A LESS well-known seaside town in the North East could be a perfect UK holiday destination for families this year.
As well as being home to stunning beaches it also hosts a music festival on an historic site overlooking a bay from where dolphins can be spotted.
AlamyLongsands beach has more than a kilometre of white sand[/caption]
PALocals make the most of the beach during the summer months[/caption]
PAThe sea is warm enough to swim in during warmer days[/caption]
Tynemouth, as its name suggests, is situated right by the mouth of the river Tyne, along the North East coastline.
It’s home to one of the region’s best-loved beaches, Longsands beach, which boasts more than a kilometre of white sand, as well as a designated swimming area.
Surfers and swimmers make use of the sea year-round, although most locals prefer to enjoy the beach during the summer months.
There’s plenty for families to do within spitting distance of the sea too, including the Lost World Adventure crazy golf and the Tynemouth Aquarium, home to seals, sharks and even marmosets.
However, wildlife can also be seen in its natural habitat away from the aquarium, with dolphins often spotted swimming by both Longsands beach, and Cullercoats, just a short trip along the coast.
Humpback whales have also been sighted, while killer whales have been seen nearby too.
Locals have a number of favourite food options to enjoy as well, with places like Crusoe’s popular with both locals and visitors.
The café and restaurant is tucked away in a corner of the beach and offers breakfasts, sandwiches and fish and chips right on the sand.
Further along the beach, the similarly admired Riley’s fish shack serves chippy teas to beachgoers, while places like Marshall’s in the town centre frequently have people queueing out the door for their food.
Marshall’s is named after Jimi Hendrix who, according to a blue plaque in the restaurant’s window, ate their fish and chips while looking out to sea after playing a show in Newcastle in March 1967.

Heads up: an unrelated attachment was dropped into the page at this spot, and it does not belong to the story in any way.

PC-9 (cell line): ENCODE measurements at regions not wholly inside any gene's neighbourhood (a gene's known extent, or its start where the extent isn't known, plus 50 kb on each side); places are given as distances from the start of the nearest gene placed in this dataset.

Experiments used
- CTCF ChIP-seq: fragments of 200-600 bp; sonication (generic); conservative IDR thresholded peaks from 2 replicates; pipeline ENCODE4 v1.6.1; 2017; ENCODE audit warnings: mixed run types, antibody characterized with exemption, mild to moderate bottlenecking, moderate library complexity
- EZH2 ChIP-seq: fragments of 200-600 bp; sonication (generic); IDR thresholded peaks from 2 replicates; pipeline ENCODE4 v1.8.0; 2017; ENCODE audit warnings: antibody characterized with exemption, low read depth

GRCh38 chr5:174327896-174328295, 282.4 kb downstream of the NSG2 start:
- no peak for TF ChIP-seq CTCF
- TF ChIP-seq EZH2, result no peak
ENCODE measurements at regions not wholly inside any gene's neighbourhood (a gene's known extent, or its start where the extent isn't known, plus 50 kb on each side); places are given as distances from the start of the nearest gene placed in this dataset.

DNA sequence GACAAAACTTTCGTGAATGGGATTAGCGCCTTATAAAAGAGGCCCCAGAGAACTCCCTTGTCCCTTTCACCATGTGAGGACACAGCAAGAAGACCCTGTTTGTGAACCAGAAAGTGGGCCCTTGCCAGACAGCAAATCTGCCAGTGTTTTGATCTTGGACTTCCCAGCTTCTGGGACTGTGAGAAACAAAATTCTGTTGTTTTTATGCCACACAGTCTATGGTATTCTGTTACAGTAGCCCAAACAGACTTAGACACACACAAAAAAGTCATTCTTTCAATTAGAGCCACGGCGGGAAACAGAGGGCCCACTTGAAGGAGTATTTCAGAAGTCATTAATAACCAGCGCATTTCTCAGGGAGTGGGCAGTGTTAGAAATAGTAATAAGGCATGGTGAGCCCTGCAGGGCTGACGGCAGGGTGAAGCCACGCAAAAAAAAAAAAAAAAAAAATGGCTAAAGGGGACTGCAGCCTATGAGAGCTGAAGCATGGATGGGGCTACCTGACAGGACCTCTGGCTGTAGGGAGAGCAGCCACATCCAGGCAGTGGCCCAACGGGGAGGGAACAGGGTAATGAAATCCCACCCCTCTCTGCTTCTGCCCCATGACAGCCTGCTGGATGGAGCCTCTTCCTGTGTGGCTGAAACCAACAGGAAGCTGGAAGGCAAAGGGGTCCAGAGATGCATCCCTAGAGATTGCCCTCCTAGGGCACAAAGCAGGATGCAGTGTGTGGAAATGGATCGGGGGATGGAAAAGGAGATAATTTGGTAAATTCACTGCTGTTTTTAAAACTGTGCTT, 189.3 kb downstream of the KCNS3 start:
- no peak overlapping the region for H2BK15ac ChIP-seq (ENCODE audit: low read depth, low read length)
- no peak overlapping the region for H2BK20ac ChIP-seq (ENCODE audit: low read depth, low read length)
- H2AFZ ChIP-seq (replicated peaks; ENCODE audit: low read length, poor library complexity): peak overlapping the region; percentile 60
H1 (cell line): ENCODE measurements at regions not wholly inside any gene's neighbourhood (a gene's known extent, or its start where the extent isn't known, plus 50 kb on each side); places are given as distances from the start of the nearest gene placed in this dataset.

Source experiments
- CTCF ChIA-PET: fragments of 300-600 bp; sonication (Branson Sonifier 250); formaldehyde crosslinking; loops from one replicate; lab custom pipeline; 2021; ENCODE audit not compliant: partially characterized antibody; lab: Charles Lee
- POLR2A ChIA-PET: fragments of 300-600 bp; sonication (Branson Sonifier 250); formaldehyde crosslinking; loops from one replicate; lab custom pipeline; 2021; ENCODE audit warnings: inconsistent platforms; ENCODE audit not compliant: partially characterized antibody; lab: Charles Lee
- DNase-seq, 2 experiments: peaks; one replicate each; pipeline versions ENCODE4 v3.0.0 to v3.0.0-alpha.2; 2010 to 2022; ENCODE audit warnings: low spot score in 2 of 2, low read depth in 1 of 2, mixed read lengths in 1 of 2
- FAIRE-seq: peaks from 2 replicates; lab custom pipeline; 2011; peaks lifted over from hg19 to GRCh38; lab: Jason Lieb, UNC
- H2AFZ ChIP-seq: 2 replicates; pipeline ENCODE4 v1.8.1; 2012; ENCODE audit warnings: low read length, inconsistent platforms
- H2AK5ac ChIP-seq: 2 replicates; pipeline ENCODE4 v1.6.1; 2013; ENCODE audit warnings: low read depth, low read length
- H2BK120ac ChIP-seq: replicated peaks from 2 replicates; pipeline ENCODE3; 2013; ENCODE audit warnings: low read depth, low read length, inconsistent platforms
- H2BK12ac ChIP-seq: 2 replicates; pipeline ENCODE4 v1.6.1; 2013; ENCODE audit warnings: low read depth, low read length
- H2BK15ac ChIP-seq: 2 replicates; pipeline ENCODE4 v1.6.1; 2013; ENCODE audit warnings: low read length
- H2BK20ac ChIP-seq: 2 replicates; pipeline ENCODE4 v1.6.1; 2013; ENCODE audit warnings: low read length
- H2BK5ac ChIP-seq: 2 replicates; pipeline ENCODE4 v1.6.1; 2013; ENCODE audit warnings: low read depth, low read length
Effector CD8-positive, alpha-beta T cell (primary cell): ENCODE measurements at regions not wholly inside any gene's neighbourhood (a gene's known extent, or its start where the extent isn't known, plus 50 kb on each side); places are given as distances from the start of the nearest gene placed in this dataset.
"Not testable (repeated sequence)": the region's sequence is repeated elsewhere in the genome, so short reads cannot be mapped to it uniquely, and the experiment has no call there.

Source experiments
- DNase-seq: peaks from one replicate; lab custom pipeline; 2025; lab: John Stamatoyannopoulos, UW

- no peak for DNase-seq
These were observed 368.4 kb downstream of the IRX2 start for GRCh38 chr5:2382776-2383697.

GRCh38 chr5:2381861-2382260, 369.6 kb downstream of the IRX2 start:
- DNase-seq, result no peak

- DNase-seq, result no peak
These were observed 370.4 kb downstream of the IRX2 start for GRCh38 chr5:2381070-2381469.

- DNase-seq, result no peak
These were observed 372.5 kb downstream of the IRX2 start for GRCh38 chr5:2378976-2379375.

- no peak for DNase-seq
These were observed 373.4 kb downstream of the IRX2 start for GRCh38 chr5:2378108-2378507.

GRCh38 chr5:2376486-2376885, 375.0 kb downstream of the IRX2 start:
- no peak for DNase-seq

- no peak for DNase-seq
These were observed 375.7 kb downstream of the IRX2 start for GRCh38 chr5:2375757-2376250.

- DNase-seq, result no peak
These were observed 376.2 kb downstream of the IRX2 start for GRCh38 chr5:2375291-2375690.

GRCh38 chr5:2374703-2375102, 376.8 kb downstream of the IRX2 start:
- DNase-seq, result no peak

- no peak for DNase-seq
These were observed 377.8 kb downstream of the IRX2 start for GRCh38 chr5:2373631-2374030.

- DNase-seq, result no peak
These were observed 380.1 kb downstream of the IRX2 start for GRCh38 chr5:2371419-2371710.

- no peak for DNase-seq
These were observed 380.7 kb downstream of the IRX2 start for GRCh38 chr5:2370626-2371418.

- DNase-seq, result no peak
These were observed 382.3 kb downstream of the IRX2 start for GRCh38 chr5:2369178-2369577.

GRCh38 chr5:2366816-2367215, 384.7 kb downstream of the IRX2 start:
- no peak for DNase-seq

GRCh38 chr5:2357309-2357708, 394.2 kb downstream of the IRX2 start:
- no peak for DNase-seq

The town has other affiliations to rock ‘n’ roll royalty too, with Sting born not too far away in Wallsend.
The Police frontman was once part of a campaign to reopen a lido that closed in Tynemouth in the 80s.
GettyTynemouth Priory sits on the headland overlooking the beach[/caption]
Jack Hill/The TimesDolphins are often spotted swimming past the shore at Longsands and Cullercoats[/caption]
AlamyThe town centre is home to several quaint shops, pubs and restaurants[/caption]
With such a musical heritage, it’s no surprise that live music is very popular in the town, with the Surf Cafe, overlooking Longsands beach, host to a number of gigs.
However, the town’s biggest live music event is the annual Mouth of the Tyne festival, held among the picturesque ruins of Tynemouth priory, which looms over the beach from on top of the headland.
Sam Fender, The Proclaimers, Laura Marling and even Rick Astley have all performed at the festival, with both the priory and the sea offering a stunning backdrop to their shows.
The priory itself is worth a visit, as one of many beautiful historic buildings along the north east’s vast stretches of coast, with Tynemouth castle sitting right beside it.
AlamyThe priory hosts the Mouth of the Tyne festival and is a good day out too[/caption]
AlamyRiley’s fish shack sits on the beach and serves fish and chips to visitors[/caption]
PASurfing is a popular activity on the beach year-round[/caption]
It also sits just a stone’s throw away from the town centre, where a number a quaint shops and pubs can be found.
Among the favourite drinking holes are the Turks Head, the Head of Steam and the Cumberland Arms, although plenty of others exist.
For those looking for a more full-on night out, Newcastle is just a short Metro ride away, although the Metro station offers more than just trips into the city.
On weekends Tynemouth market takes over the station and is a great place to spend a few hours.
The headland overlooks the beach just around the corner from the town centrePAMouth of the Tyne festival is held within the ruins of the priory and castle[/caption]
AlamyThe Metro station hosts a market every weekend, with stalls selling food and trinkets[/caption]
Trinkets, street food and a whole host of other stalls can be found beneath the station’s ornate Victorian roof.
Visitors to the area have a range of options for places to stay, suiting all budgets.
A weekend stay at Stay Coastal, just a short walk to the beach can be booked in May for £178, or £44.50pp per night.
Elsewhere, the nearby Sandhaven Holiday Park in South Shields has caravan pitches available in May from £25 per night.
With holiday costs rising, staycations are becoming an increasingly popular option for UK residents.
And with stunning sandy beaches, amazing wildlife, live music, pubs, markets and access to Newcastle, as well as plenty of family activities, Tynemouth could be the perfect choice this summer.
Meanwhile, these are some of the best hot tub staycations to book this year.
And these are some of the most tranquil staycation spots in the country.
AlamyJimi Hendrix ate fish and chips from a local chippy in March 1967[/caption]
Mouth of the TyneSam Fender and the Proclaimers are among people to have played at Mouth of the Tyne festival[/caption]
AlamyThe beach is big enough to host visitors throughout the summer months[/caption]